Six months to go until World Blind Games arrives in Birmingham
Birmingham is set to welcome the world’s largest sporting event for blind and partially sighted people from 18 to 27 August. Around 1,250 blind and partially sighted athletes will be taking part.
Birmingham is gearing up to welcome the world’s largest sporting event for blind and partially sighted athletes to the UK for the first time.
The 2023 International Blind Sport Federation (IBSA) World Games are being held across the University of Birmingham’s Edgbaston campus, and other regional venues, between 18-27 August.
The World Games will see around 1,250 blind and partially sighted athletes from 70 countries competing in 10 sports – three of which include men’s blind football, men’s and women’s goalball, and judo which are qualification tournaments for the 2024 Paralympic Games.
Other sports being featured include archery, chess, men’s and women’s cricket, powerlifting, ten pin bowling, tennis, and showdown.
Organisers are predicting that the World Games will be the largest gathering of blind athletes ever brought to the UK, and the largest blind sporting event in the world in 2023.
And with under six months to go, it’s been revealed that hundreds of support staff, volunteers and technical officials, behind the scenes, are being recruited and selected from across the world.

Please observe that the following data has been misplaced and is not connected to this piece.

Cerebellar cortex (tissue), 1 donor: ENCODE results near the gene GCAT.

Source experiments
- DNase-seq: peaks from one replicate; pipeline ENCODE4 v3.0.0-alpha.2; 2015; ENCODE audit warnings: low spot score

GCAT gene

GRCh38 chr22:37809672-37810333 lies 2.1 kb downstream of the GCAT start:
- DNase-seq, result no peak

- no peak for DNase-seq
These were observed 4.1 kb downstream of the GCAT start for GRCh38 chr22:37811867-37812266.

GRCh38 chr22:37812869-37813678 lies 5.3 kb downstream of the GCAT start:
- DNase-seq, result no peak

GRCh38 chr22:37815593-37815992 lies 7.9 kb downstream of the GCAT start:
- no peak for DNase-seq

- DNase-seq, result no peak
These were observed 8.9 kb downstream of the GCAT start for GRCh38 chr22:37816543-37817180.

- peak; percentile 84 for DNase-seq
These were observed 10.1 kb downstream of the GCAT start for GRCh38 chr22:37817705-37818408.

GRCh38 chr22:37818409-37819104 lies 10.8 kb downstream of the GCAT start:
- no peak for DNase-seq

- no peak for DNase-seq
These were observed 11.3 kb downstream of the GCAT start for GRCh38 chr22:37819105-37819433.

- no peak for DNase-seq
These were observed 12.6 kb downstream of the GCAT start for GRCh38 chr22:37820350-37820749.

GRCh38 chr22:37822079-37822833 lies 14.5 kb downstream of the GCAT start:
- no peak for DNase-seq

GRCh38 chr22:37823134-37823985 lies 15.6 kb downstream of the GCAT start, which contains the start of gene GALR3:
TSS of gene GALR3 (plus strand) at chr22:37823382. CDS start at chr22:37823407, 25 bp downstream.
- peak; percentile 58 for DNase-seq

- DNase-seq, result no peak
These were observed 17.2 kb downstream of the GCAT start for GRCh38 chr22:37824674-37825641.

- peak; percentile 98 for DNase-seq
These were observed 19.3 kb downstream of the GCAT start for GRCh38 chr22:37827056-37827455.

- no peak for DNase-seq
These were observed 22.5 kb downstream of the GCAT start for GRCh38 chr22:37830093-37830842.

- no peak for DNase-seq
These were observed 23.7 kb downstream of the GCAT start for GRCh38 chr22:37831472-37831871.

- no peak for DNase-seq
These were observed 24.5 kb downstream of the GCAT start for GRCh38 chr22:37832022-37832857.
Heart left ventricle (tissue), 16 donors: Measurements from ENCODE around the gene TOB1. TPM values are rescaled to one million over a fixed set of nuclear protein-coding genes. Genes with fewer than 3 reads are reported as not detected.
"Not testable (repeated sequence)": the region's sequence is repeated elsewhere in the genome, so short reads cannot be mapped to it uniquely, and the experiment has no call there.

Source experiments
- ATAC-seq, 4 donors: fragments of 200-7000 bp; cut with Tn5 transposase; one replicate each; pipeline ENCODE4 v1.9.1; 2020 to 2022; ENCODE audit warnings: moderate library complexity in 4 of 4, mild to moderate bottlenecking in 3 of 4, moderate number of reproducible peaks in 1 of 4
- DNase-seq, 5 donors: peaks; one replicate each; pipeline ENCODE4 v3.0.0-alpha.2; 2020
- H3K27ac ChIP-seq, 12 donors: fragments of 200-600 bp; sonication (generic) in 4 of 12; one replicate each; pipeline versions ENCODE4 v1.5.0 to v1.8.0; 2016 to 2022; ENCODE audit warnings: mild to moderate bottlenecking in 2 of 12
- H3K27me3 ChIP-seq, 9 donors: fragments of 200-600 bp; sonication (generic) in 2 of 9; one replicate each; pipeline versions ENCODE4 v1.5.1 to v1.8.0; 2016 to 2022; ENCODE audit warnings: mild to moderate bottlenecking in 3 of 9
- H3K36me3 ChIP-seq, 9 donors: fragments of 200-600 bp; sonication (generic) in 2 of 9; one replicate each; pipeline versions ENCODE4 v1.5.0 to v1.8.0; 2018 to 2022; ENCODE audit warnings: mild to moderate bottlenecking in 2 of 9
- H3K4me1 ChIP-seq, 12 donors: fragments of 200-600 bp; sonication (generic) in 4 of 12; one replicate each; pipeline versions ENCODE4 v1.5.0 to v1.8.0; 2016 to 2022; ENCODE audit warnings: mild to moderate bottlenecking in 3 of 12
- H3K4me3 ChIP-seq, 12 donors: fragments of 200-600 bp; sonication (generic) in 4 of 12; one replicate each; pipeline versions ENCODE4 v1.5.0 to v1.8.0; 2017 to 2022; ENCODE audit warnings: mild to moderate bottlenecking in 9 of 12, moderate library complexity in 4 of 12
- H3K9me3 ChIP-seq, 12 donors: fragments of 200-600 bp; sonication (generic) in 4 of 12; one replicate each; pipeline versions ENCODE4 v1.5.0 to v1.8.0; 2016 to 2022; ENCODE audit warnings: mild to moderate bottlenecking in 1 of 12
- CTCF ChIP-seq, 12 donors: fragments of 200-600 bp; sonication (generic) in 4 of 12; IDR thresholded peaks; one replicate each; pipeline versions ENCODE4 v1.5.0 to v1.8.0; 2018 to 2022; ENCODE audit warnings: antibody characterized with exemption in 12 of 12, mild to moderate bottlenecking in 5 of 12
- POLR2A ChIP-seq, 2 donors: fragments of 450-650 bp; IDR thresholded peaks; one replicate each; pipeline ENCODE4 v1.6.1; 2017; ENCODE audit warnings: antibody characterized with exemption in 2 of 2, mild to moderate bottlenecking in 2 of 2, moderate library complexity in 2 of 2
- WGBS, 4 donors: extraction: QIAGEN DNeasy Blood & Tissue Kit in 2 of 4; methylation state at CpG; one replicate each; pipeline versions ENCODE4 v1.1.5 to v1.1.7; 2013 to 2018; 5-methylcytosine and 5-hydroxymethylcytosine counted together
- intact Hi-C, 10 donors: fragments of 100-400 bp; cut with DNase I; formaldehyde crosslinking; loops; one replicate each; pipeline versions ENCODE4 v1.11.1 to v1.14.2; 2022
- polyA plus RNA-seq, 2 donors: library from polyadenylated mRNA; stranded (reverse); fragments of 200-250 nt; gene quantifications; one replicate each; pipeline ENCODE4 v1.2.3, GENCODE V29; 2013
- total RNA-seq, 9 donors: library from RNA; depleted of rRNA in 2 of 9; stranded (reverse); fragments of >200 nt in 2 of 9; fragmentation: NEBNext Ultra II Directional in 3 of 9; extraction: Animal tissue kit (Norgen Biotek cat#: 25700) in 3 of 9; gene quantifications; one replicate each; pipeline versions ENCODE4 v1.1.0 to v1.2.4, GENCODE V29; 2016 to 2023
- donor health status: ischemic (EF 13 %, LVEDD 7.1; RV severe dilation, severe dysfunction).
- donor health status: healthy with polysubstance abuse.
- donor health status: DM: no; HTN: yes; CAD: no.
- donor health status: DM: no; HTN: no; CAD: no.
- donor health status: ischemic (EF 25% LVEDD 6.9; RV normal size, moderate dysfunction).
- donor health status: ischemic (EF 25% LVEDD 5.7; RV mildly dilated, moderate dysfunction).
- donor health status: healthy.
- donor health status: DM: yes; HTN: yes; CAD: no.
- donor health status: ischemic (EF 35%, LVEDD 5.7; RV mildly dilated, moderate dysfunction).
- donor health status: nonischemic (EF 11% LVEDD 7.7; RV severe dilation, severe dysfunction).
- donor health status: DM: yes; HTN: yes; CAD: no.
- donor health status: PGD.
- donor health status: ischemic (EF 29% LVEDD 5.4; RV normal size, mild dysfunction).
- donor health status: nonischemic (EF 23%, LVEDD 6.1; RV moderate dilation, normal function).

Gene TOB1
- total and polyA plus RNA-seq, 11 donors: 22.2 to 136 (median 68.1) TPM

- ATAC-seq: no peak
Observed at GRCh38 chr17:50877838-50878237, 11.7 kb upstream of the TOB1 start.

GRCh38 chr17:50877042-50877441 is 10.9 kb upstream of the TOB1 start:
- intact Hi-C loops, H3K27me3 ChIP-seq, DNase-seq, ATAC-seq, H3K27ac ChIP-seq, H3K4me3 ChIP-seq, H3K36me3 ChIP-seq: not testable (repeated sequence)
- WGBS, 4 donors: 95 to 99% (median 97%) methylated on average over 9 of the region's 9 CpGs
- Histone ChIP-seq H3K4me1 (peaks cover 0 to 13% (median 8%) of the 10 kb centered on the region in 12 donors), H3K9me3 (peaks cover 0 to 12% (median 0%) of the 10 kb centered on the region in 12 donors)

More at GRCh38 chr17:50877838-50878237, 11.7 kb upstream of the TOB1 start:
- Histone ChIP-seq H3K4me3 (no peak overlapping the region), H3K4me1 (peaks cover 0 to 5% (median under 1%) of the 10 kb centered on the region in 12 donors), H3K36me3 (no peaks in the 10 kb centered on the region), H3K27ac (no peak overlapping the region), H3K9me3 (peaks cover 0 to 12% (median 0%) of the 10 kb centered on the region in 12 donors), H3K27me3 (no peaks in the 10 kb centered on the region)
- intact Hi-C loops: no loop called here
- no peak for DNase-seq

With phase one of the entry process just about to conclude, organisers are buoyed at the level of registrations, which in some sports are exceeding forecasts.
Birmingham is hosting the seventh edition of the World Games - which is held every four years – following a successful joint bid between British Blind Sport, Birmingham City Council, Sport Birmingham, UK Sport, and the University of Birmingham.
Sallie Barker is the Chair at British Blind Sport, the national disability sport organisation representing blind and partially sighted people in sport across Great Britain, and is the host federation for this year’s World Games.
“Hosting the 2023 IBSA World Games has the potential to be a watershed moment for the two million people in the UK who are blind or partially sighted – many of whom are currently reluctant to engage in sporting activities due to a range of factors.
“Not only will this World Games showcase to the wider public blind and partially sighted athletes’ abilities, it is aiming to inspire other blind and partially sighted individuals to take advantage of the pathways into sport and other volunteering opportunities in their own communities.
“As the host of the 2022 Commonwealth Games, Birmingham put on a great festival of sport. In hosting the IBSA World Games, Birmingham and Great Britain will again aim to show that it can provide the best possible stage for the world’s best blind and partially sighted athletes to showcase their talents.”